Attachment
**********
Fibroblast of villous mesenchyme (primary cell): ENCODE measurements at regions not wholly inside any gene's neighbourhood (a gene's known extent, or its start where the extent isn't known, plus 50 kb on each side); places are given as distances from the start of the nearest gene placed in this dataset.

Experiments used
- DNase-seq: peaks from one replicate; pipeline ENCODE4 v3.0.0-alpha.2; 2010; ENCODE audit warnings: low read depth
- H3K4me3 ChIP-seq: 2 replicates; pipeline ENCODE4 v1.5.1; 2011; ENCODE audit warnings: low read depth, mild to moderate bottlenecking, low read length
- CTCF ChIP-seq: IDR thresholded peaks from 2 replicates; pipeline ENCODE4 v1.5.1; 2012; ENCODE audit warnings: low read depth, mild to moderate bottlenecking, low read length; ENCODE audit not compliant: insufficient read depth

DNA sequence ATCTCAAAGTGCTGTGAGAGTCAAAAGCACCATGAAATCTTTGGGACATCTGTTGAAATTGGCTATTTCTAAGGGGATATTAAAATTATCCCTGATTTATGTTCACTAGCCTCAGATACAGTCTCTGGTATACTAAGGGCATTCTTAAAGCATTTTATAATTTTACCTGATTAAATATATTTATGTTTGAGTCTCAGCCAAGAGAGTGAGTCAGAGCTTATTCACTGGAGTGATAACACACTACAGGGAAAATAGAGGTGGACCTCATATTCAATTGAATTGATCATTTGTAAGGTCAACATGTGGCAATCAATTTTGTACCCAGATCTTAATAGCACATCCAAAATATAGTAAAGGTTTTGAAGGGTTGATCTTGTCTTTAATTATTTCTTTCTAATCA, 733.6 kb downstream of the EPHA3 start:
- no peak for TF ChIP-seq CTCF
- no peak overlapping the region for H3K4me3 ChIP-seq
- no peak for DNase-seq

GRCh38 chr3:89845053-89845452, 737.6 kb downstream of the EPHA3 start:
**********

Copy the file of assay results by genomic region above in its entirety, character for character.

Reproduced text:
Fibroblast of villous mesenchyme (primary cell): ENCODE measurements at regions not wholly inside any gene's neighbourhood (a gene's known extent, or its start where the extent isn't known, plus 50 kb on each side); places are given as distances from the start of the nearest gene placed in this dataset.

Experiments used
- DNase-seq: peaks from one replicate; pipeline ENCODE4 v3.0.0-alpha.2; 2010; ENCODE audit warnings: low read depth
- H3K4me3 ChIP-seq: 2 replicates; pipeline ENCODE4 v1.5.1; 2011; ENCODE audit warnings: low read depth, mild to moderate bottlenecking, low read length
- CTCF ChIP-seq: IDR thresholded peaks from 2 replicates; pipeline ENCODE4 v1.5.1; 2012; ENCODE audit warnings: low read depth, mild to moderate bottlenecking, low read length; ENCODE audit not compliant: insufficient read depth

DNA sequence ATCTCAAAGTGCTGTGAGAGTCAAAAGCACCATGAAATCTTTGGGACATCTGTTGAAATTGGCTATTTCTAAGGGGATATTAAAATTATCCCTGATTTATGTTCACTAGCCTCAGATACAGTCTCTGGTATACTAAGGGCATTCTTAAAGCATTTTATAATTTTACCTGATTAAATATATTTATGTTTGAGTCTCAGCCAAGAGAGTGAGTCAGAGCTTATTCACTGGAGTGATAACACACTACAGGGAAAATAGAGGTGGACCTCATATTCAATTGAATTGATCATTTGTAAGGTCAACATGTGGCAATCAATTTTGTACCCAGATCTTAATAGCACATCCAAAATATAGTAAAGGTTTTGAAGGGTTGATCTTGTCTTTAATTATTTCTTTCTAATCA, 733.6 kb downstream of the EPHA3 start:
- no peak for TF ChIP-seq CTCF
- no peak overlapping the region for H3K4me3 ChIP-seq
- no peak for DNase-seq

GRCh38 chr3:89845053-89845452, 737.6 kb downstream of the EPHA3 start: